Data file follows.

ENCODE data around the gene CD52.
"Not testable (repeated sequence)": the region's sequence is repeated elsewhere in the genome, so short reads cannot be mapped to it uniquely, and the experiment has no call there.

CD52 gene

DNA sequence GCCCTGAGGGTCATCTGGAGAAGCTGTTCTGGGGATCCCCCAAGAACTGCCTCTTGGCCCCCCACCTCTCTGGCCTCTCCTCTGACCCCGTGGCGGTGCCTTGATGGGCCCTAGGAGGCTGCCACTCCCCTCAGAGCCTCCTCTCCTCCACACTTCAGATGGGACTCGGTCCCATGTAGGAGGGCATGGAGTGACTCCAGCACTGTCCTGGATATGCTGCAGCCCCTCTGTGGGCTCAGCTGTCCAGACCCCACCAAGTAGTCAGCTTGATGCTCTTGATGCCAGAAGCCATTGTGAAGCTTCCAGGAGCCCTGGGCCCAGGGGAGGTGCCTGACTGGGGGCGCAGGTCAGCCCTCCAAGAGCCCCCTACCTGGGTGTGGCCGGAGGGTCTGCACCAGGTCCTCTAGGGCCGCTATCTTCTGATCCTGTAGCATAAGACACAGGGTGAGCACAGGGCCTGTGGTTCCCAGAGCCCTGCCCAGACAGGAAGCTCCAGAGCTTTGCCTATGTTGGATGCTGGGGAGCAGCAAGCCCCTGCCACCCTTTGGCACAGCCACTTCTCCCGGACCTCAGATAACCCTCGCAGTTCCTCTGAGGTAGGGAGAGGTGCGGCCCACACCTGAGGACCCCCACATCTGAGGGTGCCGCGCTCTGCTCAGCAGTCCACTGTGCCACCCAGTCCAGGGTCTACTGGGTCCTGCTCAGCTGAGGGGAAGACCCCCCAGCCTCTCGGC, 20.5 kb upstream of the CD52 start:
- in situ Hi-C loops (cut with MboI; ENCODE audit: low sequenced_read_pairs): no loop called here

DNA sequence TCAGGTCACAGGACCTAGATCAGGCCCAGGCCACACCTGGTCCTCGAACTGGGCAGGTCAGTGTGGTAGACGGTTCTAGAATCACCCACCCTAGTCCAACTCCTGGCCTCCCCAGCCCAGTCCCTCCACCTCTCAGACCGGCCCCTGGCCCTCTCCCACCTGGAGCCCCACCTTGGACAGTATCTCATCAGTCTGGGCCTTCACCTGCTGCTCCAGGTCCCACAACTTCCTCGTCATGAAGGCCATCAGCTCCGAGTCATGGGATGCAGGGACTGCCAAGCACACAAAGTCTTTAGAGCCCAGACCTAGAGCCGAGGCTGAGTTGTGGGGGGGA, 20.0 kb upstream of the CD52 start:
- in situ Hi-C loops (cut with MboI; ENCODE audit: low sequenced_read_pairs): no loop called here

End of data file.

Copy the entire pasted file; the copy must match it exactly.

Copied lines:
ENCODE data around the gene CD52.
"Not testable (repeated sequence)": the region's sequence is repeated elsewhere in the genome, so short reads cannot be mapped to it uniquely, and the experiment has no call there.

CD52 gene

DNA sequence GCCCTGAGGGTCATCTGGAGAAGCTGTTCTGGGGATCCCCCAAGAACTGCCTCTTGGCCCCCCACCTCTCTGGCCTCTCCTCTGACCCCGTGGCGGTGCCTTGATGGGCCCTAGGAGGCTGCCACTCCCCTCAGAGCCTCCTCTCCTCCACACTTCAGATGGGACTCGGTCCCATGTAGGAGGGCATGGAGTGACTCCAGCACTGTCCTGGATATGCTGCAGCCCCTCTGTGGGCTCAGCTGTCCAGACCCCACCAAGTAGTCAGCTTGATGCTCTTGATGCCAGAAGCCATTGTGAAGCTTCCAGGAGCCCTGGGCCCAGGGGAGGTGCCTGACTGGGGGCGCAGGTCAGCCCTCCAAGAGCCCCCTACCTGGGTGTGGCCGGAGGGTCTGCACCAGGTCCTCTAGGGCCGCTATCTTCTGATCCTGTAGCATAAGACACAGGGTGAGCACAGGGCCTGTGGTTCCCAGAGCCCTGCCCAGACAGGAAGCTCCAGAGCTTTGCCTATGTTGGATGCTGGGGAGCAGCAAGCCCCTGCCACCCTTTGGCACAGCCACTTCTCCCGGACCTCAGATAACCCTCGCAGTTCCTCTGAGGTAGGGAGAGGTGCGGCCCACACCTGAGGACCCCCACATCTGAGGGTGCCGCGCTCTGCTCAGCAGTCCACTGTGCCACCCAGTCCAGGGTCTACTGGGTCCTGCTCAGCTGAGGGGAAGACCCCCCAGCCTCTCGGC, 20.5 kb upstream of the CD52 start:
- in situ Hi-C loops (cut with MboI; ENCODE audit: low sequenced_read_pairs): no loop called here

DNA sequence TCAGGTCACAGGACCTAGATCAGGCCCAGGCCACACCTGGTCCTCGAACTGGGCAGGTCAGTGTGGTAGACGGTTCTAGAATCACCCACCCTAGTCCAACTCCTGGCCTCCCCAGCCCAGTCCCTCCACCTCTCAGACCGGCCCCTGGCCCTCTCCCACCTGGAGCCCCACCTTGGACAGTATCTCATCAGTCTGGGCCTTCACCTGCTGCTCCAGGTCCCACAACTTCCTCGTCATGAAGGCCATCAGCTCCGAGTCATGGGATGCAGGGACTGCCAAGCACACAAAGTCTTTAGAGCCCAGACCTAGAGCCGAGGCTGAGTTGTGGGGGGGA, 20.0 kb upstream of the CD52 start:
- in situ Hi-C loops (cut with MboI; ENCODE audit: low sequenced_read_pairs): no loop called here